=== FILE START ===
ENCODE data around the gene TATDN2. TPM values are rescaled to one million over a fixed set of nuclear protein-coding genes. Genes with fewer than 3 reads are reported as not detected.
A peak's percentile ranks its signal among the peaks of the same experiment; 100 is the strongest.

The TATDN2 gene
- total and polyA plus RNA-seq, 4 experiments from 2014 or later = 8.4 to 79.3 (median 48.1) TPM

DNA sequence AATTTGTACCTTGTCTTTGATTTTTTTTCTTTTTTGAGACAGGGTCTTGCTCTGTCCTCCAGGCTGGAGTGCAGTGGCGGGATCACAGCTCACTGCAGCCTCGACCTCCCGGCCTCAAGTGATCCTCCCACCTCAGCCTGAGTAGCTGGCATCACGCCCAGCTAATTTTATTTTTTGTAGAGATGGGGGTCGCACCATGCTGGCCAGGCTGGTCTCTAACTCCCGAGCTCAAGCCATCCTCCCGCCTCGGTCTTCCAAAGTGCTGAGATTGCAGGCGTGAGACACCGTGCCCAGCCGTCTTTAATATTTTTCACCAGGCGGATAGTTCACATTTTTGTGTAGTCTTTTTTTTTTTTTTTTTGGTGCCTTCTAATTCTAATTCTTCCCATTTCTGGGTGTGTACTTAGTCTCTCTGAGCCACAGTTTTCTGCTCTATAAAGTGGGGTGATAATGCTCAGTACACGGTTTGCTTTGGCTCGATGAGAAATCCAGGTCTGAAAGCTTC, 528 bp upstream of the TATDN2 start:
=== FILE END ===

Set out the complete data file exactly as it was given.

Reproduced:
ENCODE data around the gene TATDN2. TPM values are rescaled to one million over a fixed set of nuclear protein-coding genes. Genes with fewer than 3 reads are reported as not detected.
A peak's percentile ranks its signal among the peaks of the same experiment; 100 is the strongest.

The TATDN2 gene
- total and polyA plus RNA-seq, 4 experiments from 2014 or later = 8.4 to 79.3 (median 48.1) TPM

DNA sequence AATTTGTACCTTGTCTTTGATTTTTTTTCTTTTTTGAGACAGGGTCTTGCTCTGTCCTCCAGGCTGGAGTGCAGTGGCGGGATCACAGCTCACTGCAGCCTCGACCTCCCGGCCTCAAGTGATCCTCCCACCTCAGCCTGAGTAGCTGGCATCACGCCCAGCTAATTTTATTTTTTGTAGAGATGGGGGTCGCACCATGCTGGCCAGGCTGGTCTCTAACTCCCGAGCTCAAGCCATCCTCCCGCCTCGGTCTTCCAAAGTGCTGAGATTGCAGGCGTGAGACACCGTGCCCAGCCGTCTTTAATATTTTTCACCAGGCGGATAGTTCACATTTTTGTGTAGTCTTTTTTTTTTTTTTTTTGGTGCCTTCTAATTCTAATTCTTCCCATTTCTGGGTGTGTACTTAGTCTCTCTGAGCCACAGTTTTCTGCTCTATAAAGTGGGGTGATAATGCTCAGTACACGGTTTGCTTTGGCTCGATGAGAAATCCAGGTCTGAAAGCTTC, 528 bp upstream of the TATDN2 start: